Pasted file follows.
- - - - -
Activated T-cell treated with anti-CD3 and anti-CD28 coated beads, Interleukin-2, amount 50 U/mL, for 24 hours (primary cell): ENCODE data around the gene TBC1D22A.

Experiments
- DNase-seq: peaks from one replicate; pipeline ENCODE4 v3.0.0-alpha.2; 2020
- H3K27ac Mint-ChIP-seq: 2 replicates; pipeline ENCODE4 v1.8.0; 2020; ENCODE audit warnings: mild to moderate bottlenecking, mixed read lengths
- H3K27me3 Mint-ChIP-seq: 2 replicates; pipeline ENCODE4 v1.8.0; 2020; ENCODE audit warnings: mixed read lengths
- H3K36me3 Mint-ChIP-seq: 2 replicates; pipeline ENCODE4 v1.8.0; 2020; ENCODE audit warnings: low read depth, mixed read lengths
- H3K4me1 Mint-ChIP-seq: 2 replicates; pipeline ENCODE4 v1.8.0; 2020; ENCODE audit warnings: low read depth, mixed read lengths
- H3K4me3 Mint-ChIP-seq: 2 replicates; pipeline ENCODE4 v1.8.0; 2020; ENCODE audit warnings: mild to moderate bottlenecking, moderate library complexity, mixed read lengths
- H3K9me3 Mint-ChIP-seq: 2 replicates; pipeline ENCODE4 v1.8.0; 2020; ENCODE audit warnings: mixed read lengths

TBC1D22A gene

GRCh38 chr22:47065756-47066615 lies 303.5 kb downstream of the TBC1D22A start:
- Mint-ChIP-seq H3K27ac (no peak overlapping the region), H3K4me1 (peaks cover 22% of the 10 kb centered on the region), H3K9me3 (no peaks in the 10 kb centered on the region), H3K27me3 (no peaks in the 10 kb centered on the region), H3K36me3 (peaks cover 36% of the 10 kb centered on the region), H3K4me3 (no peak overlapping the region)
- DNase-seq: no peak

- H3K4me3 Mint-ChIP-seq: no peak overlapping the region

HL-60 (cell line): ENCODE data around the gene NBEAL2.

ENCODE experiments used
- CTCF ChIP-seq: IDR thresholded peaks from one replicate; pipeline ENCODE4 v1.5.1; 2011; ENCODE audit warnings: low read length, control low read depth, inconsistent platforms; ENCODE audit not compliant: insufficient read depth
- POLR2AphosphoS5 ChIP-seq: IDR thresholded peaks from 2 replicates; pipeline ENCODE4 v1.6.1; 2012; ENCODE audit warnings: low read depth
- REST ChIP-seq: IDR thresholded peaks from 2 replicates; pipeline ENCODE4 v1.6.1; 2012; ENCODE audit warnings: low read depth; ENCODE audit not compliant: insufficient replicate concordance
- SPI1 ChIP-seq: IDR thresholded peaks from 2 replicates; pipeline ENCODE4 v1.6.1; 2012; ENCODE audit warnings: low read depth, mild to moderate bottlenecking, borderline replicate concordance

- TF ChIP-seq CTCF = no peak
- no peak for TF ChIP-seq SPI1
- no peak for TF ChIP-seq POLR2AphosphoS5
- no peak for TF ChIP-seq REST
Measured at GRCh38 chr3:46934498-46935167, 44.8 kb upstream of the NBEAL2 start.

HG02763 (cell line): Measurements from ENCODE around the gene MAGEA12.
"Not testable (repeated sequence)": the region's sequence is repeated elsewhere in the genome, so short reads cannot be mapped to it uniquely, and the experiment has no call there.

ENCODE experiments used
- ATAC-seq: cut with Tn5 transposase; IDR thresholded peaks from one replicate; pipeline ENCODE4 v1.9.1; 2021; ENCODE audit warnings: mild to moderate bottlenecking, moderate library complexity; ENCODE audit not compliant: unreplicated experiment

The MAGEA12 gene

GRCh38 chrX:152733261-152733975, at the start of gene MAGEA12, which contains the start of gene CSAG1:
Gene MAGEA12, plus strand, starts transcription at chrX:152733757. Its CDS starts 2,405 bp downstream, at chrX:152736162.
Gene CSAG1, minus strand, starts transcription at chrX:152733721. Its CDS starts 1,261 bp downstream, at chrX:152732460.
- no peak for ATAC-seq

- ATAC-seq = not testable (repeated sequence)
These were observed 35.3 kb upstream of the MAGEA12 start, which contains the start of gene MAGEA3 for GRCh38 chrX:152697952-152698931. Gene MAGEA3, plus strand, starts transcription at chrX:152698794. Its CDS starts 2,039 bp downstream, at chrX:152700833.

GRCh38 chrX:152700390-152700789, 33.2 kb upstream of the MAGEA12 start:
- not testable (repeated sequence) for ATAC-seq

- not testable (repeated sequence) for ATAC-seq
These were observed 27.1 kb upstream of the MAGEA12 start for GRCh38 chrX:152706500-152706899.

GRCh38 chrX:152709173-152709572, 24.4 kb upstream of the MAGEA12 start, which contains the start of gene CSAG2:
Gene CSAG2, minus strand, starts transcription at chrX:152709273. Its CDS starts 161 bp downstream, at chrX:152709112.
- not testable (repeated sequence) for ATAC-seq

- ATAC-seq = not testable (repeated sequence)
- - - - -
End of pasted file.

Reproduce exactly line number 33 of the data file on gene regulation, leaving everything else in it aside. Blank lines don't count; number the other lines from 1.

Gene CSAG1, minus strand, starts transcription at chrX:152733721. Its CDS starts 1,261 bp downstream, at chrX:152732460.